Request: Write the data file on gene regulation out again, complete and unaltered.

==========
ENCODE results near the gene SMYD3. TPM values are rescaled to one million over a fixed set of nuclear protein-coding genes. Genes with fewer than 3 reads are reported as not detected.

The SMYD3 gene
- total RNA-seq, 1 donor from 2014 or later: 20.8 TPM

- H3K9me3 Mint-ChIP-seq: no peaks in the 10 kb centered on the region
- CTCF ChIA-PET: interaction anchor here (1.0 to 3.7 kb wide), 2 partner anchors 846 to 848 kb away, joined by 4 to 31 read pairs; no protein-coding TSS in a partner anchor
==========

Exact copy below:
ENCODE results near the gene SMYD3. TPM values are rescaled to one million over a fixed set of nuclear protein-coding genes. Genes with fewer than 3 reads are reported as not detected.

The SMYD3 gene
- total RNA-seq, 1 donor from 2014 or later: 20.8 TPM

- H3K9me3 Mint-ChIP-seq: no peaks in the 10 kb centered on the region
- CTCF ChIA-PET: interaction anchor here (1.0 to 3.7 kb wide), 2 partner anchors 846 to 848 kb away, joined by 4 to 31 read pairs; no protein-coding TSS in a partner anchor